If A Door Opens: A Journey With Frances Perkins is a theatrical tribute to an extraordinary woman. Frances Perkins is one of the most important women of the 20th Century, but sadly not many people know who she is. Her name should be a household name, but it is not. She worked tirelessly to improve working conditions in America during the early part of the 20th Century and eventually became the first woman Cabinet member under Franklin Roosevelt. As Roosevelt’s Secretary of Labor, she was an architect of New Deal legislation and was responsible for the passage of the Social Security Act. At the time of her death in 1965, Secretary of Labor William Wirtz said, “Every man and woman who works for a living wage, under safe conditions, for reasonable hours, or is protected by unemployment compensation of Social Security is her debtor.”
The play is a history lesson, but according to Willliam Kerns, Arts and Entertainment editor for the Lubbock Avalanche Journal, “I did not expect this particular history lesson to have been injected with so much life and passion.
Indeed, by the time Keefe recreates memories of conflicts and conversations, stipulations and accusations, patrons know much more about Perkins’ accomplishments as the power standing behind the figurative throne of President Franklin Delano Roosevelt. “If a Door Opens” is an often fascinating, and always wonderfully acted, theatrical tribute.
Those attending will leave having been both educated and entertained.” To read the entire review go to http://lubbockonline.com/entertainment/2013-01-26/keefe-delivers-wonderful-performance-enlightening-tribute
If you missed the Taos or Santa Fe performance, you have another chance to see the theatrical tribute to Frances Perkins. The play takes the audience on a journey with Frances Perkins as she becomes one of the most influential U. S. Cabinet member in the history of the United States.
Next performance will be in Dixon, New Mexico at The Toolshed, July 26. For more information email email@example.com.
From the Frances Perkins Center Newsletter
“If your clothes budget has been cut down and you buy bargain dresses, it is only fair you should know who pays part of your bill – the women who made the dress.”
As Frances Perkins noted in her February 1933 essay, The Cost of a Five-Dollar Dress, cheap clothes come at the cost of fair working conditions. After two recent tragedies in Bangladeshi textile factories, companies, consumers, and the local government may finally be mobilizing to change. Reforms currently being considered include allowing unions to organize and raising the minimum wage, currently at only $38 a month.
We encourage people to remember Perkins’ words: “In our industrial civilization, legislation to safeguard the health of the worker not only against excessive hours of work but also against a less-than-subsistence wage is socially necessary. It is important to the community, as well as to the employee, that men and women be protected against ‘starvation wages.'”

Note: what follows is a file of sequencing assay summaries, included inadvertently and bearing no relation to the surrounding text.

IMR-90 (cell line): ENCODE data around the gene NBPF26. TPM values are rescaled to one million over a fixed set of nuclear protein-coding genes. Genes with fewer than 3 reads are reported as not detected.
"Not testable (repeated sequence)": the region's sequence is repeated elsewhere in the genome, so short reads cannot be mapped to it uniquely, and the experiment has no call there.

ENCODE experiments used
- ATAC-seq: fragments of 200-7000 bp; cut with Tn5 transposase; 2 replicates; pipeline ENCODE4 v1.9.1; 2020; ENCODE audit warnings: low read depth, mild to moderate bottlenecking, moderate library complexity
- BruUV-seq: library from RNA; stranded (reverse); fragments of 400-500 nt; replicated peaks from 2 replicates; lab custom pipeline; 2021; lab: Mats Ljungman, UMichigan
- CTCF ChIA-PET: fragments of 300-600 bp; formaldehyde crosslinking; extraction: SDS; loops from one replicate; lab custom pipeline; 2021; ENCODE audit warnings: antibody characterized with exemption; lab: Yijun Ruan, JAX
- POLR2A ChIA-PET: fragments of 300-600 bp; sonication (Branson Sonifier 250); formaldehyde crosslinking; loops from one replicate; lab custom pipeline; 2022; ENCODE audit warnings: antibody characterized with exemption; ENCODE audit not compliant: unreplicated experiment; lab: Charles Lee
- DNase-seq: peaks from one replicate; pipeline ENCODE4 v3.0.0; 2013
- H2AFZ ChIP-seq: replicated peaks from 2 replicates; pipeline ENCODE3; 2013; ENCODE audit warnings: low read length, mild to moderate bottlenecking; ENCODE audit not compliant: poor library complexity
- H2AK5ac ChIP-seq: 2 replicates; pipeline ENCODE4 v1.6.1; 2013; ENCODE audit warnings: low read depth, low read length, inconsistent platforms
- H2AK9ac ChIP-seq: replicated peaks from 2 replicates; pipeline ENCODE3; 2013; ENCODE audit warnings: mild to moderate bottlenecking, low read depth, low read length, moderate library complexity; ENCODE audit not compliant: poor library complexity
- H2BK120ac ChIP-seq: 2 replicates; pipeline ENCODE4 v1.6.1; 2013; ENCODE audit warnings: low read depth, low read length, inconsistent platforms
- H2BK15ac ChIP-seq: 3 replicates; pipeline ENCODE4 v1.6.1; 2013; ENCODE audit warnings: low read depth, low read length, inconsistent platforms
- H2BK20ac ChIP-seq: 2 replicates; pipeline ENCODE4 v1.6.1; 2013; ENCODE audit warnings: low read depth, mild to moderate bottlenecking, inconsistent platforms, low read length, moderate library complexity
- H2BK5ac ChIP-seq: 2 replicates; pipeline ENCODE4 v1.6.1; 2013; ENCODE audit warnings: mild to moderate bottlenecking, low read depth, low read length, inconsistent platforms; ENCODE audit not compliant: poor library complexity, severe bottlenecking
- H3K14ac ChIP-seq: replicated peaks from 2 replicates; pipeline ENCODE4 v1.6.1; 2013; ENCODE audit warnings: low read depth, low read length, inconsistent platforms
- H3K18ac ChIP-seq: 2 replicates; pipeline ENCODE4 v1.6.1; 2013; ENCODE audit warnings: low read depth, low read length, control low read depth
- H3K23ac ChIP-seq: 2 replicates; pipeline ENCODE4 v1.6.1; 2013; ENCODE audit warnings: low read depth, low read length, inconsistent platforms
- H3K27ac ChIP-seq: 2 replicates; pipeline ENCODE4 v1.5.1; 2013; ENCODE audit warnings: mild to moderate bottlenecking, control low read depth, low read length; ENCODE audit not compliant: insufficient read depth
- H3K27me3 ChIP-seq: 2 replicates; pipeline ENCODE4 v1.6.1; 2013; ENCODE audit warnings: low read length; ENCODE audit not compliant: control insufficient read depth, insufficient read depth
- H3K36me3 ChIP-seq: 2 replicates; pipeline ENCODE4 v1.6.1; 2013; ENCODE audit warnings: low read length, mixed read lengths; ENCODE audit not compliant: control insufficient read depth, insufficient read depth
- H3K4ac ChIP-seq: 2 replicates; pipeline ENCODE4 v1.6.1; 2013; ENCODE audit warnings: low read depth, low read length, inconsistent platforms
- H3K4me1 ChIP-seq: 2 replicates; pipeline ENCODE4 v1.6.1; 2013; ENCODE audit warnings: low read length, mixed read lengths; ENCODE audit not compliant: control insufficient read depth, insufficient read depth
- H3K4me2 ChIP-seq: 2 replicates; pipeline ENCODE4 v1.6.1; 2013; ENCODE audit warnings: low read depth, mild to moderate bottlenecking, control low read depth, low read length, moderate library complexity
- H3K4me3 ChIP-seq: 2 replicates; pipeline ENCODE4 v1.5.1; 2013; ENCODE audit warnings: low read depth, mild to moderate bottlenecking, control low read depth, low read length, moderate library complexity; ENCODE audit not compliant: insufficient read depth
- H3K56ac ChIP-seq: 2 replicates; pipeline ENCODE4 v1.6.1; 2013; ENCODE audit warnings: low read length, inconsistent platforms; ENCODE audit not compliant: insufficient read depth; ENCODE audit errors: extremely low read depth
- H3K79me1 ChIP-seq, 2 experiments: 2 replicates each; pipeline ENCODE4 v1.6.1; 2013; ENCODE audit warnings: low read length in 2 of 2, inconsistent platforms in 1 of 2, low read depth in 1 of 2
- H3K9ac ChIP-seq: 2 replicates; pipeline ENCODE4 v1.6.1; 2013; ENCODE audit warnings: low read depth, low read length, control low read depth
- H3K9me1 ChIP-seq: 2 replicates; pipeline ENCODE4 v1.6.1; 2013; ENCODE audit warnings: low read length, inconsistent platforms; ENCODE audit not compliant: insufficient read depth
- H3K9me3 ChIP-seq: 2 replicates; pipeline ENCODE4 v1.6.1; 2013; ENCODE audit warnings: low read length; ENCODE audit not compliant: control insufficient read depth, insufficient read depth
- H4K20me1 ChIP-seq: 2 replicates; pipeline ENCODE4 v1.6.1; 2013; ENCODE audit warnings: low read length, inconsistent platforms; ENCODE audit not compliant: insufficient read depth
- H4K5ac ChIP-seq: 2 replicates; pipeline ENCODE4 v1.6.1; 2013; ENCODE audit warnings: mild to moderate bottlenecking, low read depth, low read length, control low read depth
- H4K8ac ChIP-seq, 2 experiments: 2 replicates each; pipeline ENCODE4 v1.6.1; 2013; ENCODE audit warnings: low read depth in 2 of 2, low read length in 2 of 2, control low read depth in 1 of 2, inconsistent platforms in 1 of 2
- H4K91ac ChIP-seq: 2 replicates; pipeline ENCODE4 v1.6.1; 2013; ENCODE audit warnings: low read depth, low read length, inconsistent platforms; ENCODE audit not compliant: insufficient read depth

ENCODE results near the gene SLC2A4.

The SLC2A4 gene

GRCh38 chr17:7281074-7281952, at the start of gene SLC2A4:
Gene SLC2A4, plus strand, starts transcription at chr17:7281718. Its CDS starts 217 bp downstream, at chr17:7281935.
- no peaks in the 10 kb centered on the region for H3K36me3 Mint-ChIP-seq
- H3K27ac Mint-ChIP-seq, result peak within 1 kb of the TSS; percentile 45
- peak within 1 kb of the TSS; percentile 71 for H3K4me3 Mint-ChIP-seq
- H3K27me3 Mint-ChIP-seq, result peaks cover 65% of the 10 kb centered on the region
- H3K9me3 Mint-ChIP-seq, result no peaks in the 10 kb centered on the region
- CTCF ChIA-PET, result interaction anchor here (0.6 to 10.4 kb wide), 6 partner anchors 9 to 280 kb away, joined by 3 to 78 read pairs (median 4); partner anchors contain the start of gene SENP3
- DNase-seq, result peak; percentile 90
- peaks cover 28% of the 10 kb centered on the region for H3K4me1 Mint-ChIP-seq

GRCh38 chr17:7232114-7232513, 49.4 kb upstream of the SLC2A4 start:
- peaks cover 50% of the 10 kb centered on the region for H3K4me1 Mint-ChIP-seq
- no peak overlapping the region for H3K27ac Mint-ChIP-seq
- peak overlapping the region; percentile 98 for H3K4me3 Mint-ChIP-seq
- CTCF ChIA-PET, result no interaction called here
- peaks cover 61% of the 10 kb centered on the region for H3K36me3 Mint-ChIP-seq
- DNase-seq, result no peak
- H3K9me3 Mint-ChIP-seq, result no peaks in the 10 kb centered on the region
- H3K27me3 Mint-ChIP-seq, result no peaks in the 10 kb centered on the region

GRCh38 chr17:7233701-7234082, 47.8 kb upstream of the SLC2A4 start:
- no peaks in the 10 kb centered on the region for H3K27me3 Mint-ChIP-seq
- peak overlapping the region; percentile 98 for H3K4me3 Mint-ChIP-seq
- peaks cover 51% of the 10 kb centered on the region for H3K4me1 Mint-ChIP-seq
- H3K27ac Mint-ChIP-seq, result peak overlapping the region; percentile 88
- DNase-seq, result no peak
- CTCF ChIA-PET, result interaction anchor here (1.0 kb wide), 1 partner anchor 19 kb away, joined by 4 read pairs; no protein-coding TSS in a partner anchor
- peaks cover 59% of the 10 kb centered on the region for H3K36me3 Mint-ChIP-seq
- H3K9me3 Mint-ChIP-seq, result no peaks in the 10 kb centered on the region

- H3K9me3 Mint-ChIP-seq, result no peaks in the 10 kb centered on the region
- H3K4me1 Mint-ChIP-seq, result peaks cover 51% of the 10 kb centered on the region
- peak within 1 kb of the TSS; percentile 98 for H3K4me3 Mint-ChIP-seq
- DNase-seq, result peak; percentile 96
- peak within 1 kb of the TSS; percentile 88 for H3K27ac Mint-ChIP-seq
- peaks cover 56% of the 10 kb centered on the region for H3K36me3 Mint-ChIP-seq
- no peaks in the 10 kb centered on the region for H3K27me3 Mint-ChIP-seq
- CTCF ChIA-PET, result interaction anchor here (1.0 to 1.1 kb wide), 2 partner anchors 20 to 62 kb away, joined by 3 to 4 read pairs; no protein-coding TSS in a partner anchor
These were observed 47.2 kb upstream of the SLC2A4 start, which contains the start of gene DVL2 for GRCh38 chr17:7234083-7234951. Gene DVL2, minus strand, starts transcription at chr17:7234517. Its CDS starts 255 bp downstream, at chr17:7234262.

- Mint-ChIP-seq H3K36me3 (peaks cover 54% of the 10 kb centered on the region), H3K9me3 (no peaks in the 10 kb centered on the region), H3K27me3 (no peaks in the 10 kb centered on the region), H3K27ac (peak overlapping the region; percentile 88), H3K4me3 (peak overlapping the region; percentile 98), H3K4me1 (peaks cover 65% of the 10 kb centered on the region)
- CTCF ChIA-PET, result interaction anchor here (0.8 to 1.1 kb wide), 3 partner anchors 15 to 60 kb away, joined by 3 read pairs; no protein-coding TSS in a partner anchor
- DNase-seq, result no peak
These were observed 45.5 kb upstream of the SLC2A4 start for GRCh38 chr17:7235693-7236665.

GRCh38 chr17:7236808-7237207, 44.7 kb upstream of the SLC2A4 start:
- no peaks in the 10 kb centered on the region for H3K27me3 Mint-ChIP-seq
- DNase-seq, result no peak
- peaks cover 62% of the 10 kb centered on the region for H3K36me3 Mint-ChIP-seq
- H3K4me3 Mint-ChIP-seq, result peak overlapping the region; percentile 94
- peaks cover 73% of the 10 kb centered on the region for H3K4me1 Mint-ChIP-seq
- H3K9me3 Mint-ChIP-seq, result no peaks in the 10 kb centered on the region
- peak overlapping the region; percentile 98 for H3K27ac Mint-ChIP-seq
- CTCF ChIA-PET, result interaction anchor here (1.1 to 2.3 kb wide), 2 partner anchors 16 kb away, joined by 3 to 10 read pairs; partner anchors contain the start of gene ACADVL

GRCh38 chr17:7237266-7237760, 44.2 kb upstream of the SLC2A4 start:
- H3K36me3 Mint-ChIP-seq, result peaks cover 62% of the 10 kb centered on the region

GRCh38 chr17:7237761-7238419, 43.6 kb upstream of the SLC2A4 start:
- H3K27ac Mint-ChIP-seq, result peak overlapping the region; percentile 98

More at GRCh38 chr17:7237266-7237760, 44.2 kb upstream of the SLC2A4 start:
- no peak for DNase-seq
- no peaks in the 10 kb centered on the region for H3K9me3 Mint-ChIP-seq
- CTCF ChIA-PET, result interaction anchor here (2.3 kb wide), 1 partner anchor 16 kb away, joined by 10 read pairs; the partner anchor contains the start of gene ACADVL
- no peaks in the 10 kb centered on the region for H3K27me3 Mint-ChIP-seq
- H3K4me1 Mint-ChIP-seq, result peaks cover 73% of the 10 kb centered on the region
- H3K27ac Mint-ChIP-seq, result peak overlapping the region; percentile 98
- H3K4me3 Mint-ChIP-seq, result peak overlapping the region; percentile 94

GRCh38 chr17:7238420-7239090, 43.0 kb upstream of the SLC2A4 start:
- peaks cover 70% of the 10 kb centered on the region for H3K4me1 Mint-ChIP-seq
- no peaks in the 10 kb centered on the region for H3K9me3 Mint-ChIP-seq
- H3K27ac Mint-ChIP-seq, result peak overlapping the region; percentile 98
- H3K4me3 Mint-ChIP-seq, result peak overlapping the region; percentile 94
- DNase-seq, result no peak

Performances of If A Door Opens at Teatro Paraguas in Santa Fe are May 17-19. For more information click on the Tours tab. I have the privilege of being a guest on the Santa Fe Radio Cafe with host Mary-Charlotte sometime during the week of May 13. The program airs at 8:05 weekdays on KSFR 101.1 FM. I am excited about this wonderful opportunity to talk about Frances Perkins and her incredible legacy.
Today is the birthday of Fannie Coralie Perkins (aka Frances Perkins). She was born April 10, 1880. That means she was an Aires. Aires are leaders, the first to get things going, and insurmountable odds don’t bother them. They are pioneers in thought and action. These attributes certainly fit Frances Perkins.
Happy Birthday to the first woman cabinet member of the United States and the architect of the Social Security Act and more.
Today, March 30, is the anniversary of the ratification of the 15th Amendment. On March 30, 1870 African-American men were granted the right to vote. The amendment reads, “The right of citizens of the United States to vote shall not be denied or abridged by the United States or by any State on account of race, color, or previous condition of servitude.” The 19th Amendment granting women the right to vote was ratified August 18, 1920.
March is Women’s History Month. March 3 was the 100th anniversary of suffragists’ march on Washington. Before women had the right to vote, Frances Perkins worked tirelessly as a New York Consumer’s League lobbyist. She was instrumental in getting New York’s 54-hour bill passed which set a maximum of a 54-hour work week for women and children who worked in factories. Click on “About Frances Perkins” for more information about this remarkable woman. Go to womenshistorymonth.gov for more information about Women”s History Month.
Angelo Civic Theatre in San Angelo, Texas has booked If A Door Opens for June 7 and possibly June 8. Thanks to Linda Shoemaker and Liz Starnes for making this happen. Check out their website, angelocivictheatre.com.